Something Completely New (to Me)

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While doing photographer’s yoga trying to get decent pictures of princess pine, I happened to spy something different. Carefully making my way down a wet slope, then squatting and bracing against a beech tree, I was able to photograph several clumps of this plant: Huperzia lucidula, commonly known as firmoss or shining clubmoss.

Like the Dendrolycopodium in my last post, firmoss is a vascular plant that reproduces via spores rather than seeds, and is in the Lycopodiaceae.  It ranges across the eastern US, in wooded ravines and hillsides and other shady, moist places with plenty of leaf litter.  It grows in clumps, with the vertical stems reaching no more than eight inches tall.

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This plant is completely new to me, made more exciting because I found it in freaking January.

Tree Wolf Foot

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overhead shot; beech leaves on the ground give a sense of scale

 

Last summer I wrote about a flowering plant in the genus Lycopus. This post is about something completely different, way far away in the taxonomic hierarchy, a vascular but not seed-bearing plant in the genus Dendrolycopodium (family Lycopodiaceae).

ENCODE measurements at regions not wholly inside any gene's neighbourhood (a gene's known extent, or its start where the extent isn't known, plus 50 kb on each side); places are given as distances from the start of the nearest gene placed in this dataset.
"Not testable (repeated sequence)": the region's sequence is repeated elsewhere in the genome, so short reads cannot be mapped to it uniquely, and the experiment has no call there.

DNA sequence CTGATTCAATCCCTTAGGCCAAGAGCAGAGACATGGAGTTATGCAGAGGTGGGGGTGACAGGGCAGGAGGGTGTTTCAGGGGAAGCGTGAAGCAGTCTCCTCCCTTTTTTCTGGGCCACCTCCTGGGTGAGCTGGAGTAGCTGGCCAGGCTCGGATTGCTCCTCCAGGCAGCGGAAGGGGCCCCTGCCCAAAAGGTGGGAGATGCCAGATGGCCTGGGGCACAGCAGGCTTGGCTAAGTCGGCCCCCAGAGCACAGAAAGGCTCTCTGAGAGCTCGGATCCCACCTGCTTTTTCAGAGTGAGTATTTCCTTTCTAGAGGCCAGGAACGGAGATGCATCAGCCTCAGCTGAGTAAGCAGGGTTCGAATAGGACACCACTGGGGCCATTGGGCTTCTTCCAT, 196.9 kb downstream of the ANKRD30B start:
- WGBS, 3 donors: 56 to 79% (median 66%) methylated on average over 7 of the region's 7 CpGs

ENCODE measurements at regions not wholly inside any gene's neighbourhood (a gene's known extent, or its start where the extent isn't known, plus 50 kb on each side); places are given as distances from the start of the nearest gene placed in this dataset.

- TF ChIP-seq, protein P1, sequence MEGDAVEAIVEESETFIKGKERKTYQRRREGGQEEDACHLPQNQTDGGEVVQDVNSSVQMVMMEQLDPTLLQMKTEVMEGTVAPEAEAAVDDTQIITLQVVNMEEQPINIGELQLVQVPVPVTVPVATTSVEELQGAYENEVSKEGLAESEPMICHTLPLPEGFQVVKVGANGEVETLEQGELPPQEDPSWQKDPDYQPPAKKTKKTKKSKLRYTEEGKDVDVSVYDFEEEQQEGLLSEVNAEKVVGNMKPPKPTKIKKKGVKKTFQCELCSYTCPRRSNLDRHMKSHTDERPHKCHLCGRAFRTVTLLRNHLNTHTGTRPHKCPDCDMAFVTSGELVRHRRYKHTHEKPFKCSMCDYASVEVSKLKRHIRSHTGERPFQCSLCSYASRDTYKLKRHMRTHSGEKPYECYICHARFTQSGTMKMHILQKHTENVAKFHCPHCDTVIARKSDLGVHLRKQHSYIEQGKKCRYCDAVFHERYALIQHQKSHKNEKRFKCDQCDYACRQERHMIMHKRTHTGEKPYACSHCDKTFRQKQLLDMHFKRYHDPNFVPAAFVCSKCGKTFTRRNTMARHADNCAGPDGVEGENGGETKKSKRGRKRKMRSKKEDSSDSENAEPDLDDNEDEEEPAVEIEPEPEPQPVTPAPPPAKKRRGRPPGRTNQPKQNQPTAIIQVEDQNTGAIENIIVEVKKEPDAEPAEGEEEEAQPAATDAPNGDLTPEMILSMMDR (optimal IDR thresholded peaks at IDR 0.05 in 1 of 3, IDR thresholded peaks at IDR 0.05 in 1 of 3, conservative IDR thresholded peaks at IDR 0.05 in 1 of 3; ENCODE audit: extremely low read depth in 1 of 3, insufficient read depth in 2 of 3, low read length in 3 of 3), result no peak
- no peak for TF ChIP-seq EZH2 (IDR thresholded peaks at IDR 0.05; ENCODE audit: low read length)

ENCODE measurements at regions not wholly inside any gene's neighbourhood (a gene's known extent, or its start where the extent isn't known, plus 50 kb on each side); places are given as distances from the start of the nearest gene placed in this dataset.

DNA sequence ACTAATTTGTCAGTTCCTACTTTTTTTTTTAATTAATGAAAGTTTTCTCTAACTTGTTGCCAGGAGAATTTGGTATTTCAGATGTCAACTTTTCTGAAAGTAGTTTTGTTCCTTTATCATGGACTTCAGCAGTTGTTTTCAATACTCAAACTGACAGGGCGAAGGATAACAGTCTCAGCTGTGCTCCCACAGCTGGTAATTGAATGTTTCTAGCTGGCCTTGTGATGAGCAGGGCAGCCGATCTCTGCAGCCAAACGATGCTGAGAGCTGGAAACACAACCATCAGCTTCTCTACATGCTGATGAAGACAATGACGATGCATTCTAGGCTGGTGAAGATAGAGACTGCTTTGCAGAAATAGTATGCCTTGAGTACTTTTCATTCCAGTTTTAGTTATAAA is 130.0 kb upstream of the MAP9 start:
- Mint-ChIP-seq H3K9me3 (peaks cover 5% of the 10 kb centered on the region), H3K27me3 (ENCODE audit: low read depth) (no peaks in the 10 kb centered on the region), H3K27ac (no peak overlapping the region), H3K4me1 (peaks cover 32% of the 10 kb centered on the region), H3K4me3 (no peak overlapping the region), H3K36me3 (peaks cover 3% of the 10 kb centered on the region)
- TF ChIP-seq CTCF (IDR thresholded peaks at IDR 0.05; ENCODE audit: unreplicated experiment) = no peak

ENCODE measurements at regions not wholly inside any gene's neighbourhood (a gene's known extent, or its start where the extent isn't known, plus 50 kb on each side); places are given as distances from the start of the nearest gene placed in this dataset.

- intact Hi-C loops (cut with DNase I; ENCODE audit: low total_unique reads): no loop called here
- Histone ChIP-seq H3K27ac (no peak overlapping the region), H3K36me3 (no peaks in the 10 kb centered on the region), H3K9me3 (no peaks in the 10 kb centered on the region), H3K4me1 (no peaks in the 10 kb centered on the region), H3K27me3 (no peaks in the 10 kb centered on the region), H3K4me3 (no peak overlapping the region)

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the “cone”, properly known as a strobilus, which contains the spores

 

Commonly known as ground pine, or princess pine, or clubmoss, it isn’t a pine, nor a moss. Vaguely related to ferns (in that they reproduce via spores rather than seeds), these primitive plants are covered in simple, single-veined, needle-like leaves. A plant consists of an underground stem with vertical shoots that seldom exceed twelve inches tall.

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look how tiny those leaves are! no more than a quarter of an inch long

 

There are four species within this genus, three of which can be found in eastern North America. According to BONAP and the Maryland Biodiversity Project, only one of those species is found in Montgomery County, and for that reason (rather than properly keying out a specimen), I’m calling this one Dendrolycopodium obscurum, which in addition to the above names is also called flat-branched tree clubmoss.

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who loves acidic soils? princess pine (Dendrolycopodium obscurum) growing with prince’s pine (Chimaphila maculata) – no kidding!

 

This species seems to be found mostly in the upper Midwest, New England, and the Appalachians. It’s rare in Indiana and exploitably vulnerable in New York. It likes moist, acidic soils in woodlands. As I wrote a few days ago, I found an extensive stand on a slope near several species in the Ericaceae, which as a rule of thumb like acidic soils.

This isn’t a rare plant, but it’s unusual to find a big stand of them. This is a good time of year to look for low-growing evergreen forbs. And if you’re a geek like me, you’ll geotag a picture so you can find them again.